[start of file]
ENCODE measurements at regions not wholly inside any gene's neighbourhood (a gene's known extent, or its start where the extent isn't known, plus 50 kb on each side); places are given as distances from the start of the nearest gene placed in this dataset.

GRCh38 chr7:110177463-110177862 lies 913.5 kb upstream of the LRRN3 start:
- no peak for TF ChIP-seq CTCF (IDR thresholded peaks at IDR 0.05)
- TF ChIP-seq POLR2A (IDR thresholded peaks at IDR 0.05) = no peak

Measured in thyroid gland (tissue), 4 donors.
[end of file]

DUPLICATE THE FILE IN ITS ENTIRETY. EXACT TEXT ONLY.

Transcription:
ENCODE measurements at regions not wholly inside any gene's neighbourhood (a gene's known extent, or its start where the extent isn't known, plus 50 kb on each side); places are given as distances from the start of the nearest gene placed in this dataset.

GRCh38 chr7:110177463-110177862 lies 913.5 kb upstream of the LRRN3 start:
- no peak for TF ChIP-seq CTCF (IDR thresholded peaks at IDR 0.05)
- TF ChIP-seq POLR2A (IDR thresholded peaks at IDR 0.05) = no peak

Measured in thyroid gland (tissue), 4 donors.